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odor testing photo While odor issues are often addressed on a case-by-case basis when nuisances occur, state laws and local ordinances are increasingly adopting specific odor guidelines and criteria.  Some jurisdictions have even established odor testing protocols and air dispersion modeling practices tailored specifically for odor.  Hence, odor measurement, modeling, minimization, and management are becoming more critical for industry.

Many jurisdictions in North America define odor criteria using a relative strength scale in terms of “odor units,” or simply, OU.  As a reference, one odor unit (or 1-OU) represents the level where 50% of the population can begin to detect an odor.  For example, if an established odor criteria was 7-OU, then the odors present in the air would be at a strength that would require 7 dilutions with ‘clean’ air to meet the threshold where half the population could no longer smell the odor.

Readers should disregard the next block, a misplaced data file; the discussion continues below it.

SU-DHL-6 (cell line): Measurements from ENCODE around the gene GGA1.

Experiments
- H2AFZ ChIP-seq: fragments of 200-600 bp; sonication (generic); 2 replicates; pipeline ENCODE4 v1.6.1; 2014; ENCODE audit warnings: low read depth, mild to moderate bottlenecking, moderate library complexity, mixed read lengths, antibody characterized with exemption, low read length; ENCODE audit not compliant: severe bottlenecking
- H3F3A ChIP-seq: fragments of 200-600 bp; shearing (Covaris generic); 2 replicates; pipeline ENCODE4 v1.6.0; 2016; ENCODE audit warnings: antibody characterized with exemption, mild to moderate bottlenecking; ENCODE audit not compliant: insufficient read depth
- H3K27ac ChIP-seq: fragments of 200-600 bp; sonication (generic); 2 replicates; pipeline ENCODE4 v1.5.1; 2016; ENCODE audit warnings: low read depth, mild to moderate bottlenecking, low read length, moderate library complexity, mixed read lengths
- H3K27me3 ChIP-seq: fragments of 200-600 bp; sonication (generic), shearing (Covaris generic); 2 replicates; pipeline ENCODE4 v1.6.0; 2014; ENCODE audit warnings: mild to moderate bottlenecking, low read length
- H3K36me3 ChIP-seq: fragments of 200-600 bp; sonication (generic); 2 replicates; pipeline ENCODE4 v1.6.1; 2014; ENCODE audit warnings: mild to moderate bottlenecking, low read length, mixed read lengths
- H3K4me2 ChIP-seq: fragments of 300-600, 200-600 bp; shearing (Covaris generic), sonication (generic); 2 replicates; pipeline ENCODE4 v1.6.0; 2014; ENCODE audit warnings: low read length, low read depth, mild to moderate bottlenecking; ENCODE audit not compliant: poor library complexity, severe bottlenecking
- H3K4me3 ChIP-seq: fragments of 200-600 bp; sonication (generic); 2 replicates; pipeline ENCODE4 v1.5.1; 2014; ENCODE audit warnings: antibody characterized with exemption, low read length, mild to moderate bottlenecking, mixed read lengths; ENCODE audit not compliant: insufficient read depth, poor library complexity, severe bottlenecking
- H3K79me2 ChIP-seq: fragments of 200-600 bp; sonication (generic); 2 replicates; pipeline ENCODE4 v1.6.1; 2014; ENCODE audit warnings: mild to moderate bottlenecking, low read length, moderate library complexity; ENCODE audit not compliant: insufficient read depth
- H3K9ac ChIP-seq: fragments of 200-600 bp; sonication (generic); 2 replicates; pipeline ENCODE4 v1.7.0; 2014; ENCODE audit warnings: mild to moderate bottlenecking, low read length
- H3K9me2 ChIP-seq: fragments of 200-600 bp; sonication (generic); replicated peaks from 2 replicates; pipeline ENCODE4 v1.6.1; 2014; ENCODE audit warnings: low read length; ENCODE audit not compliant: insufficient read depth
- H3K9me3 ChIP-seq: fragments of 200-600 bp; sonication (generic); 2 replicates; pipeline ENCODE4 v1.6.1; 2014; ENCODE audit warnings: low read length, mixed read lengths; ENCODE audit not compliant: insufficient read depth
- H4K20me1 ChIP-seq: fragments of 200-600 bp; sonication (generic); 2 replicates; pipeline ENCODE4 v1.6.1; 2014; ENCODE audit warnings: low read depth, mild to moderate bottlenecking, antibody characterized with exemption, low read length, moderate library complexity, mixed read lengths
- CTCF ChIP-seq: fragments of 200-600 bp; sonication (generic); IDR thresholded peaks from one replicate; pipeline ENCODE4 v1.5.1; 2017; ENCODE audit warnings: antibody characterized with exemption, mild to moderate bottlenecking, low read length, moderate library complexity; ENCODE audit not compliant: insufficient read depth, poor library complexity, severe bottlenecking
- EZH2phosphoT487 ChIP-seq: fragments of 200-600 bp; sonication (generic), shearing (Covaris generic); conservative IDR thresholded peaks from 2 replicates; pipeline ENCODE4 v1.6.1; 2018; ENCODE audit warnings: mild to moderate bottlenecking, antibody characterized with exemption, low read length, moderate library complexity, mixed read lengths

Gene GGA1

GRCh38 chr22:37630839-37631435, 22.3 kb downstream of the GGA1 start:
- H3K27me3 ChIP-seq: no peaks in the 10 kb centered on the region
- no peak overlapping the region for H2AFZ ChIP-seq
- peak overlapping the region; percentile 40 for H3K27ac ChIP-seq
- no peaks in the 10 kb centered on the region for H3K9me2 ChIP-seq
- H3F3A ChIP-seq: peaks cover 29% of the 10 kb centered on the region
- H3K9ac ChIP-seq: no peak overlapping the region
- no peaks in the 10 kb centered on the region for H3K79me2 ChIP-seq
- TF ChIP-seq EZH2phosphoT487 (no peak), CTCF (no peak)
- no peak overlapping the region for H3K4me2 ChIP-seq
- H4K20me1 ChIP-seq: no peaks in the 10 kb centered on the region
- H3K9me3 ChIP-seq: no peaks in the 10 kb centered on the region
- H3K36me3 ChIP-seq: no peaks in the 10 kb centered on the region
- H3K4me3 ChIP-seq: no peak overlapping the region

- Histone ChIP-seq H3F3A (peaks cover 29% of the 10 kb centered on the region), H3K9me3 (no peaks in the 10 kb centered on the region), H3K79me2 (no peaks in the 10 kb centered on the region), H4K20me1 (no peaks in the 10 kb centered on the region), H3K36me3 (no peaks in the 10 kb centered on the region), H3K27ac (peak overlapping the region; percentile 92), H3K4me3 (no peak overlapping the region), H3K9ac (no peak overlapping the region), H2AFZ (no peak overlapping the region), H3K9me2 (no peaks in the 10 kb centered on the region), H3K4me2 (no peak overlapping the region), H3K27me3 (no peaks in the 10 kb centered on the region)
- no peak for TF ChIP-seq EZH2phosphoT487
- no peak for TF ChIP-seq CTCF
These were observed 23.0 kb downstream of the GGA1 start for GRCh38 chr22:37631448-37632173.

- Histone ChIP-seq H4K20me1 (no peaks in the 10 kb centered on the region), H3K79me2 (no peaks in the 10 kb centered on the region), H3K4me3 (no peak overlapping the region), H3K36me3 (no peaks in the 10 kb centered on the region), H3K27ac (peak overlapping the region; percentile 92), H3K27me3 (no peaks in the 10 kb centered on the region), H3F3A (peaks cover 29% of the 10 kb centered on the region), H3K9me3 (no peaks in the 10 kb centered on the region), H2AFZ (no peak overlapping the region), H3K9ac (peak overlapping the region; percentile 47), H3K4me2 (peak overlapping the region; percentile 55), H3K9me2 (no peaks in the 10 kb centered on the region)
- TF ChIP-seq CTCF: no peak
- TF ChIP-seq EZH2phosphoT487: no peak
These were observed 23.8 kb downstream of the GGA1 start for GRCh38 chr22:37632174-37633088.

Odor is inherently complex and difficult to quantify because it is often caused by a mixture of chemical substances.  Odor is also quite subjective by its nature and can affect individuals differently.  Therefore, odor assessments typically employ FIDOL observations to further characterize impacts.

Frequency - how often the odor impacts occur
Intensity – the relative odor strength (faint to overwhelming)
Duration – the length of time for a given odor event
Offensiveness - the character or description of the odor
Location – mapping impact location and identifying potential off-property contributing sources

Trinity conducts ambient field studies using olfactometers using pre-screened, certified assessors.  (Pre-screened assessors fall into a specific range of odor tolerance to ensure assessors are not overly sensitive or insensitive to odor.)  We also use atmospheric dispersion models such as AERMOD for assessing odor impacts and compliance at sensitive points of reception.  Odor modeling assessments typically employ a source testing component to quantify odors directly at the source.  Samples collected at the source are sent to a certified odor panel for analysis.

For assistance with odor analysis, please contact Chris Scullion.